Smart Casual Dress Code Explained

Smart Casual Dress Code Explained

Even 20 years ago, dress codes were much more defined and people clearly understood what they meant, however, in recent years, fashion and clothes have become more casualized and because of that, new dress codes have evolved.

The term casual today can be anything from gym clothes or athleisure, all the way up to something that’s office appropriate such as a dress shirt and chinos. Now obviously, there is a big disconnect and just having the casual dress code is no longer enough. So if you get an invitation with a dress code smart casual, I hear your pain.

What Exactly Is Smart Casual?

Historically, the term was coined because people showed up overly casual and the smart implied that you can’t show up with joggers and trainers. If you look at the urban dictionary, it defines smart casual as a nonsensical dress code that people slap on to events, parties, and workplaces. Completely down to interpretation, this always causes confusion and often spectacular results. The mixture between smart and casual should not be taken literally. So while it’s hilarious, sadly, it’s not very helpful.

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First, the urban dictionary got it right by saying don’t take it literally. That means, don’t wear tennis shoes with a dress shirt, or combine sweatpants with a blazer. So in a nutshell, smart casual is not about mixing different pieces of clothing from different degrees of formality but rather to pick something that is in between a very casual outfit and a formal or businesslike outfit. A hoodie would be too casual and pleated wool dress pants would be too formal, instead, if you go with chinos, they are less formal, as well as a polo shirt, you hit that perfect sweet spot of smart casual.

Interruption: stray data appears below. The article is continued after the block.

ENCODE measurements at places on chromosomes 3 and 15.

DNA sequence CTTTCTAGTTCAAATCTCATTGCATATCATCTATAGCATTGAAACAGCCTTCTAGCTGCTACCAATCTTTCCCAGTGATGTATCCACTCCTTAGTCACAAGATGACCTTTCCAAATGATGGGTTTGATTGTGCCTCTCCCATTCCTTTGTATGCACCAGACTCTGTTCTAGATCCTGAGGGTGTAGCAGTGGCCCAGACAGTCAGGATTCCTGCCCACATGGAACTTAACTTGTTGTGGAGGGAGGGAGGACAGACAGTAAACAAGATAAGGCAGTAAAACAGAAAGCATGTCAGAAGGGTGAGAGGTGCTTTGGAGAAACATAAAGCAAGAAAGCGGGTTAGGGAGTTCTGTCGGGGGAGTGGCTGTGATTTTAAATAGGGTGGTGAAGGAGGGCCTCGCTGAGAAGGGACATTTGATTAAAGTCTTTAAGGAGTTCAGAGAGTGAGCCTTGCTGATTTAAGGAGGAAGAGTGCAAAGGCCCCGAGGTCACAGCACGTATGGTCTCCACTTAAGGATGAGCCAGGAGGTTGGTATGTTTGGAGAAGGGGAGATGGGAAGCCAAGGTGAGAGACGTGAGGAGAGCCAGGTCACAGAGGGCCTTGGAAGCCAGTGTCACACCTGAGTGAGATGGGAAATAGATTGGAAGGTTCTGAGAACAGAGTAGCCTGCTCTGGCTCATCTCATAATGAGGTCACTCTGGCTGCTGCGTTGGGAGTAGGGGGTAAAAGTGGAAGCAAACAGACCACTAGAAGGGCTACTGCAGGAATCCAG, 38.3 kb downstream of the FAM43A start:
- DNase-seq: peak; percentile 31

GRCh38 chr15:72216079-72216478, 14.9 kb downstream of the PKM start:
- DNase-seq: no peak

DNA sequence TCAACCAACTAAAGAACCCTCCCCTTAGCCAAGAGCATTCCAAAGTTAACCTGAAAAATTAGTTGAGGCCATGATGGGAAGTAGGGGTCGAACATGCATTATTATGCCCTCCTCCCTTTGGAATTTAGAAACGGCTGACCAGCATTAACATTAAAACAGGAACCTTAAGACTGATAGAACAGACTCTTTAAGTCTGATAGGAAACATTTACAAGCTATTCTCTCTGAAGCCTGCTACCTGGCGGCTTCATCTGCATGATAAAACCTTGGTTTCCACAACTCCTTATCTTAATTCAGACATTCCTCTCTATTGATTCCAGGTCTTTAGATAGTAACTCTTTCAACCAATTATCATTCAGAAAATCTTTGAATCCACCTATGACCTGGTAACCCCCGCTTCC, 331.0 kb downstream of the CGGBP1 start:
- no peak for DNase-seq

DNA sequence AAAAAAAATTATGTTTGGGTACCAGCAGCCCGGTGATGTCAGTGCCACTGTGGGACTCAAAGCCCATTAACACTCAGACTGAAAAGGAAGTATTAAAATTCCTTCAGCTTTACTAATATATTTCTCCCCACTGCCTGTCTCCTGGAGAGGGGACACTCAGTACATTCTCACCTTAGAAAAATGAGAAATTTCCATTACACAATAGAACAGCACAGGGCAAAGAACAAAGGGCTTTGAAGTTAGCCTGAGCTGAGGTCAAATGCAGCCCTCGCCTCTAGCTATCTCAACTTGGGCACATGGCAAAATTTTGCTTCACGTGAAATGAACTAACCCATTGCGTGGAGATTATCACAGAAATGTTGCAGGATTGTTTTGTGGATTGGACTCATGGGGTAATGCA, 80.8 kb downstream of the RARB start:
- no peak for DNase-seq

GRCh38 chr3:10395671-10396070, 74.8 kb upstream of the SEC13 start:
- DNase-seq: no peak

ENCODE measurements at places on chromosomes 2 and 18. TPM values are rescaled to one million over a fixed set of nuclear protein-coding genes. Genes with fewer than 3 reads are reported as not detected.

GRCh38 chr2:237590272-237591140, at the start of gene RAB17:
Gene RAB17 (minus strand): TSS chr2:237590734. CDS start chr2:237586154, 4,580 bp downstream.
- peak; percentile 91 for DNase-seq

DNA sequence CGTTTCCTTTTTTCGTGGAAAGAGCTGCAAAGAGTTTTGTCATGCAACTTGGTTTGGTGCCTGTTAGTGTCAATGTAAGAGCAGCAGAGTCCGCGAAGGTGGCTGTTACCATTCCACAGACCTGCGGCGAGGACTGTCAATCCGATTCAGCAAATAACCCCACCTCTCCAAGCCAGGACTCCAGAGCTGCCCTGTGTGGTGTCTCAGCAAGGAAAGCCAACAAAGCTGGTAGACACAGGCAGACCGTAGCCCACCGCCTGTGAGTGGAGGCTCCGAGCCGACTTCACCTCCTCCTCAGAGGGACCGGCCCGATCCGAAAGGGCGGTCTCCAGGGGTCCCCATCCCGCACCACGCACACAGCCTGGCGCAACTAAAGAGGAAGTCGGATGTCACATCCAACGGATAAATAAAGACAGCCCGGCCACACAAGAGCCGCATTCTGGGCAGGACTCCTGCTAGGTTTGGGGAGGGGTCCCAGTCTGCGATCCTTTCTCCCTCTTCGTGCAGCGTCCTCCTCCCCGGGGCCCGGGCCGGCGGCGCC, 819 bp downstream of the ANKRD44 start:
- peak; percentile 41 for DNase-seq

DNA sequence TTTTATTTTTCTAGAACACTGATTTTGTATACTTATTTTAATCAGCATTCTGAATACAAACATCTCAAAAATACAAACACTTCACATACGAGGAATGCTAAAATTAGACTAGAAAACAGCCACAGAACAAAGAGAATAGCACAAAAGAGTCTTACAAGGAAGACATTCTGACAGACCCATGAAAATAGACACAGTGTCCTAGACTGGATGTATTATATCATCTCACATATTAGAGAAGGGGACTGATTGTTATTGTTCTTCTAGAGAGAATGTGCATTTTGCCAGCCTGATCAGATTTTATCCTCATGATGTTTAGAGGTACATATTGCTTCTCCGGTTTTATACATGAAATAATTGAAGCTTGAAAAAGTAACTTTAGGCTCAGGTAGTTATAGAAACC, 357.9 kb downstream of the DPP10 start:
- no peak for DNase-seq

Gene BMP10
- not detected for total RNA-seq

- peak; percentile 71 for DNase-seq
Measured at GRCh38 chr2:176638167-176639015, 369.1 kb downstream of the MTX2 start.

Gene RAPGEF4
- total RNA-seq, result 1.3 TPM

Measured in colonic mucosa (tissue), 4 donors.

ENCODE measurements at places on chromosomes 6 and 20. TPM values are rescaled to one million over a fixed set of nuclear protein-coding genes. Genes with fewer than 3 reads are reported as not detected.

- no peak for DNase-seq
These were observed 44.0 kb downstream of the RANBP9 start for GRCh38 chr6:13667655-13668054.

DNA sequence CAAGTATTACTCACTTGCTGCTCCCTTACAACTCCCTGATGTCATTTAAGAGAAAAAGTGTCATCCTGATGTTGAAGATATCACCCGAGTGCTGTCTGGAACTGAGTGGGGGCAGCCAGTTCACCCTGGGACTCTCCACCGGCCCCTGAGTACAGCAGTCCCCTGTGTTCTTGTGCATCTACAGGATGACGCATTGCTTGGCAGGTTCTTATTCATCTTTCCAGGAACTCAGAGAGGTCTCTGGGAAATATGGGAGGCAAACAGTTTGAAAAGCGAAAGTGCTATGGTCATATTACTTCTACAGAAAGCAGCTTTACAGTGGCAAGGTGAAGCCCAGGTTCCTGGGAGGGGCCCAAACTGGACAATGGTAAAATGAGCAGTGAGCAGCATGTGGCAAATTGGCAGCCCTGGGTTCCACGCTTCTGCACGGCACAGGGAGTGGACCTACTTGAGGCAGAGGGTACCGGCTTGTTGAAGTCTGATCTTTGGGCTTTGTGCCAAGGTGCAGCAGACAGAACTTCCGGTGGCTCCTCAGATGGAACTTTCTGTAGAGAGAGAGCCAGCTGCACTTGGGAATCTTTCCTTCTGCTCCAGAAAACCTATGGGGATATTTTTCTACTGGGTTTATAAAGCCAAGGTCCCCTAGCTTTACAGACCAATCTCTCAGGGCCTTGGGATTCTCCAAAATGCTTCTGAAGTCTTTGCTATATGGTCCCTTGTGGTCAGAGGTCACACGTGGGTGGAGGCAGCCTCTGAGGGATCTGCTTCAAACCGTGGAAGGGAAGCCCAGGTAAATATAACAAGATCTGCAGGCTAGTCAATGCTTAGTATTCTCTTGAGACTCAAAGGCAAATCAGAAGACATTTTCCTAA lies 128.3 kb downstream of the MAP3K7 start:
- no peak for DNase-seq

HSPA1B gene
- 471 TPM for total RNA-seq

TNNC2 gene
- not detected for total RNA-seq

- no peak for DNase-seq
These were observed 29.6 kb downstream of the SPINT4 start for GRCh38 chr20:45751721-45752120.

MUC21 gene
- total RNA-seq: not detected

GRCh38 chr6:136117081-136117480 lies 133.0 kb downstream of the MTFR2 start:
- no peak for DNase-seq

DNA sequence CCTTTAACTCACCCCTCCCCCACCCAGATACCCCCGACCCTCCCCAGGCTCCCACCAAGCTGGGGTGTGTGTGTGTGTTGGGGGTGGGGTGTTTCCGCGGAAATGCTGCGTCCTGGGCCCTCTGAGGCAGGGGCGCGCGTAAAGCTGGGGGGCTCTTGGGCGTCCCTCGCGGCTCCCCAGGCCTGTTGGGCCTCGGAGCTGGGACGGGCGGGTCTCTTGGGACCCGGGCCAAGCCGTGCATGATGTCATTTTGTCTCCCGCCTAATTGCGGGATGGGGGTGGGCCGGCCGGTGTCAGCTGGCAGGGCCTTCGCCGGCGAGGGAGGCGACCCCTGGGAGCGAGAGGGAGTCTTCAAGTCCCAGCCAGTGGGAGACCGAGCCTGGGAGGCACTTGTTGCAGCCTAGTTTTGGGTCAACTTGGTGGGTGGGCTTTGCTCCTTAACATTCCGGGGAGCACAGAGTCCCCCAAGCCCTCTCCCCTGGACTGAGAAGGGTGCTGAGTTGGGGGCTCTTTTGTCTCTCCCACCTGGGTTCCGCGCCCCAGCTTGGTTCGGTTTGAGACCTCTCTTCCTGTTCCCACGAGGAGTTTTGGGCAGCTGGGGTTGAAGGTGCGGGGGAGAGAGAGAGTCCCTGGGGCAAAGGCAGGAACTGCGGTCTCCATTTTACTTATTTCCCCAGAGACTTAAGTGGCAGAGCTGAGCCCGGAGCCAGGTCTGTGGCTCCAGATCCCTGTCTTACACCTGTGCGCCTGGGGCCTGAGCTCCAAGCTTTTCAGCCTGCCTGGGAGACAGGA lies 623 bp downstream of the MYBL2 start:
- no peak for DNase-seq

Personally, I like the idea of a smart casual dress code because it allows you to use lots of colors and to combine different things that you may not have combined otherwise. Ideally, you always want to avoid looks at the extreme end of the spectrum, that means no jeans, no trainers, no hoodies, or no sweatpants. At the same time, it also means no neckwear, no suits, no pleated pants, and no black dress shoes.

Where Do You Encounter Smart Casual Dress Code?

It’s not at the office because there are different terms such as business casual. You can usually find smart casual dress codes in a social environment such as cruise ships, restaurants, or resorts. The whole idea is to look neat and presentable without being overly stuffy.

So let’s say you work in a white-collar office and you have an invitation to a smart casual event afterward and you usually wear dress shirts, ties, and pinstripe suits, you definitely want to bring a change of clothes. If you’re a bit more flexible at the office, you can get away with wearing a blazer and chinos for example, as well as a tie, but when you go to the smart casual party, I suggest to take off the tie, add a bold pocket square, maybe a boutonniere, have some bolder socks and shoes and brown tones or more colors such as dark red, dark green, or navy, and it just creates a more fun outfit that is not as boring or stuffy formal as you would usually know from an office environment.

Should You Dress Up Or Down?